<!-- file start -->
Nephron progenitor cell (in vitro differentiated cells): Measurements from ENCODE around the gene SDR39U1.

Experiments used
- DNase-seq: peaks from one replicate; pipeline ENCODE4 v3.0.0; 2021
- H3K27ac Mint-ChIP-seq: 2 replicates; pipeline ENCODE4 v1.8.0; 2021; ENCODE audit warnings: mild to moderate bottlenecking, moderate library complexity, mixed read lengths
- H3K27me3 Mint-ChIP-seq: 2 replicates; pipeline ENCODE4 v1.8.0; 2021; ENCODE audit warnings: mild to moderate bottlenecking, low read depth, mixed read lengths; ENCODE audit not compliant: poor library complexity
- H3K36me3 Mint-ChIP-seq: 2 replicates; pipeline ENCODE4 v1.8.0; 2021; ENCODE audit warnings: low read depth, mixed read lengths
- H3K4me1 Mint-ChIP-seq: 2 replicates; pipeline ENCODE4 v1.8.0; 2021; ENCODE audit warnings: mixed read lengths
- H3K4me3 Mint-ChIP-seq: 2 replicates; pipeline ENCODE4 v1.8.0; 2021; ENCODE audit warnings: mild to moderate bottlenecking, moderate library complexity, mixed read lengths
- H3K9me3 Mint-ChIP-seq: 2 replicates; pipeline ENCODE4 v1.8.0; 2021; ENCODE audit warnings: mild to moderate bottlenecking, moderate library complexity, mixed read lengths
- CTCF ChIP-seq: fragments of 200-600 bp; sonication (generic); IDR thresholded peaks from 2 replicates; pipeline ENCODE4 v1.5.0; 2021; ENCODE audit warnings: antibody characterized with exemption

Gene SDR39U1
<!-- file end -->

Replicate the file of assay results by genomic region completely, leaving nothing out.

Nephron progenitor cell (in vitro differentiated cells): Measurements from ENCODE around the gene SDR39U1.

Experiments used
- DNase-seq: peaks from one replicate; pipeline ENCODE4 v3.0.0; 2021
- H3K27ac Mint-ChIP-seq: 2 replicates; pipeline ENCODE4 v1.8.0; 2021; ENCODE audit warnings: mild to moderate bottlenecking, moderate library complexity, mixed read lengths
- H3K27me3 Mint-ChIP-seq: 2 replicates; pipeline ENCODE4 v1.8.0; 2021; ENCODE audit warnings: mild to moderate bottlenecking, low read depth, mixed read lengths; ENCODE audit not compliant: poor library complexity
- H3K36me3 Mint-ChIP-seq: 2 replicates; pipeline ENCODE4 v1.8.0; 2021; ENCODE audit warnings: low read depth, mixed read lengths
- H3K4me1 Mint-ChIP-seq: 2 replicates; pipeline ENCODE4 v1.8.0; 2021; ENCODE audit warnings: mixed read lengths
- H3K4me3 Mint-ChIP-seq: 2 replicates; pipeline ENCODE4 v1.8.0; 2021; ENCODE audit warnings: mild to moderate bottlenecking, moderate library complexity, mixed read lengths
- H3K9me3 Mint-ChIP-seq: 2 replicates; pipeline ENCODE4 v1.8.0; 2021; ENCODE audit warnings: mild to moderate bottlenecking, moderate library complexity, mixed read lengths
- CTCF ChIP-seq: fragments of 200-600 bp; sonication (generic); IDR thresholded peaks from 2 replicates; pipeline ENCODE4 v1.5.0; 2021; ENCODE audit warnings: antibody characterized with exemption

Gene SDR39U1